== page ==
At this time we can only speculate in regard to the northward extension of the Grand River Valley into Iowa and Nebraska. Sendlein et al. (1968) and Sendlein and Henkel (1970) mapped the buried valley extension of the Grand River Valley system approximately no miles north into Iowa from the Iowa-Missouri border. Although the evidence is not complete it appears that two major buried valleys join the Grand River Valley in south-central Mills County, Iowa, with one branch continuing on north into Iowa and the other branching to the northwest into Nebraska. Two other major tributaries that have been mapped into central Nebraska join this branch south of Omaha and near Plattsmouth, Nebraska. However, the main buried valley continues many miles northwestward into the Elkhorn River Basin, which is outside the map area. Possibly a major tributary or even the main valley of the Grand River system extends northward coincident with the Missouri River valley. Although bedrock control is inadequate to support this conjecture, one line of evidence--the broadening of the Missouri River valley a few miles north of Omaha, Nebraska, and Council Bluffs, Iowa--does support this possibility. The great width of the valley of the Missouri River in this area is due primarily to, but is not explained fully by, the less resistant nature of the bedrock (Cretaceous sandstone and shale and Pennsylvanian shale and thin limestones) than that in the area to the south. Todd (1898) suggested the relation of valley width to the character of the bedrock in an interesting discussion on the ages of the terraces and trough of the Missouri River.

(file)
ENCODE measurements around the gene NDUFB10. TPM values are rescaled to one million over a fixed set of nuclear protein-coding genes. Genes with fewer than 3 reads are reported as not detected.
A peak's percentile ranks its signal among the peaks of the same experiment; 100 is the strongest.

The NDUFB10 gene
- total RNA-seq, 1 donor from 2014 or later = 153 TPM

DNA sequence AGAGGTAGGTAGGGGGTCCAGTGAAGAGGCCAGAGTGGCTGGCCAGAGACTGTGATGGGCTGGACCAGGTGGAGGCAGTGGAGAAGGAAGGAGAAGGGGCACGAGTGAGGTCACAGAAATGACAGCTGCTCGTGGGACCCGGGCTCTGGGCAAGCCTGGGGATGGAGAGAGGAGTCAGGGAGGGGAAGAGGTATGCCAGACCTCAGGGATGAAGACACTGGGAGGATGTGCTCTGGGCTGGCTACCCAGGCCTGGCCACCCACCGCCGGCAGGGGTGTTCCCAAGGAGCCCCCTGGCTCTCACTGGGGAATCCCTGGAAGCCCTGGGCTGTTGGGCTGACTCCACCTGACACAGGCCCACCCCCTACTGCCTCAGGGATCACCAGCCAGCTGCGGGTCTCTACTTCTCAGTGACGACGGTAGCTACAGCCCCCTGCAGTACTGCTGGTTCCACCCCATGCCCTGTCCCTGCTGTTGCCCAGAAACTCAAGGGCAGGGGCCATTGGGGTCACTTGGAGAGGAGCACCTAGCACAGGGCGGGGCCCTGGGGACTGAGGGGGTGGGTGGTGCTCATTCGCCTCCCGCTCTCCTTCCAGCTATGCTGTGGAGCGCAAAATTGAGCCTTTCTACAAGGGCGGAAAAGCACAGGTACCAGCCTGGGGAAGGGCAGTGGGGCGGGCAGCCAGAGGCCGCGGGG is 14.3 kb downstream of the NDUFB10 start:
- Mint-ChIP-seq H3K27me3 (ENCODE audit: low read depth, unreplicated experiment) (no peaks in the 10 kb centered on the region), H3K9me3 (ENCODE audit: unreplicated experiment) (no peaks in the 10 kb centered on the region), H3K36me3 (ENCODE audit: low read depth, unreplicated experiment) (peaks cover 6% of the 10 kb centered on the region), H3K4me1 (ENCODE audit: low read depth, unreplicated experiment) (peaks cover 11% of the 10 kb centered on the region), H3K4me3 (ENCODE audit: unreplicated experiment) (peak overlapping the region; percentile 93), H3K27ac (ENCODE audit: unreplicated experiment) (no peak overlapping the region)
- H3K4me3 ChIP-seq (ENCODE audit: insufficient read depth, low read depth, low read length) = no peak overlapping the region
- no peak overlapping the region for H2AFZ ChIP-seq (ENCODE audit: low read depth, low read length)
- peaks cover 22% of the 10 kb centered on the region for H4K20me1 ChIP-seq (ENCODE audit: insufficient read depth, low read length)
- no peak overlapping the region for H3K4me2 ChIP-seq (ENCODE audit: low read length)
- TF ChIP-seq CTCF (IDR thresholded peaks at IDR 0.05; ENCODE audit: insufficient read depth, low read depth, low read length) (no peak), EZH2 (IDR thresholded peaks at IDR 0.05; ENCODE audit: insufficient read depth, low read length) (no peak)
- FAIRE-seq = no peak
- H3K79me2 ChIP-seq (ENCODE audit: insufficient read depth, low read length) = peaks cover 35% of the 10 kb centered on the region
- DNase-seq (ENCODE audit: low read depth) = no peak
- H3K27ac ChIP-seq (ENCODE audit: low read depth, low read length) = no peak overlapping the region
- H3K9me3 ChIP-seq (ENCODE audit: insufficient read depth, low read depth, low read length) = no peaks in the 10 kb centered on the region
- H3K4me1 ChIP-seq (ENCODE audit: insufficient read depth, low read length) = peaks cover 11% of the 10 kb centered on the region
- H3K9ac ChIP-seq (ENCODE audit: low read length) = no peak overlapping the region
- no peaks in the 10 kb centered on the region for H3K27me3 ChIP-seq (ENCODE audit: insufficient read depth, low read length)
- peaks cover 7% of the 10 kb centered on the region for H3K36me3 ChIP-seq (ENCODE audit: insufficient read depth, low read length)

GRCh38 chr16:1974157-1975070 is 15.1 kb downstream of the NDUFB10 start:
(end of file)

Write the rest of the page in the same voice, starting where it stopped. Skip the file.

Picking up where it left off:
The buried valleys shown in southeastern Nebraska have been traced westward more than halfway across the state and, presumably, are a part of the Rocky Mountain drainage system. For example, the most southerly of these buried valleys (at various times mistakenly referred to as the "Ancestral Republican River") extends upgradient into Kansas near Chester, Nebraska, and back into Nebraska near Superior. For 15 miles westward from Superior this "buried" valley is coincident with the present Republican River valley and then branches. One branch has been mapped to the northwest and the other is approximately coincident with the present Republican River valley.
Some major and tributary preglacial valleys retain, at least in part, their original valley fills of early to medial Pleistocene age, whereas other of these valleys were reopened, deepened, and subsequently refilled. Both the buried and the modern drainage systems are composite. Generally, modern valleys are wider where they cross buried drainageways. Several examples of this can be seen on soils and topographic maps along the Missouri River between Plattsmouth, Nebraska, and St. Joseph, Missouri. Also, where present rivers have occupied segments of partly filled "buried" valleys, the modern valley tends to be wider than might normally be expected. Examples of such rivers, referred to as "misfit" rivers, are the present Thompson River and the Gallatin-Chillicothe segment of the present Grand River (Heim and Howe, 1963) in northwestern Missouri. The major example of coincidence of modern streams and a major preglacial valley is the Kansas River from Manhattan, Kansas, to Kansas City and the Missouri River eastwardly from Kansas City. An interesting example of a major tributary "buried" valley that probably has been almost completely exhumed is the Nemaha River in extreme southeastern Nebraska. The authors speculate that this buried valley is the northwestward extension of the buried valley north of st. Joseph, Missouri-the Amazonia Valley of Heim and Howe (1963).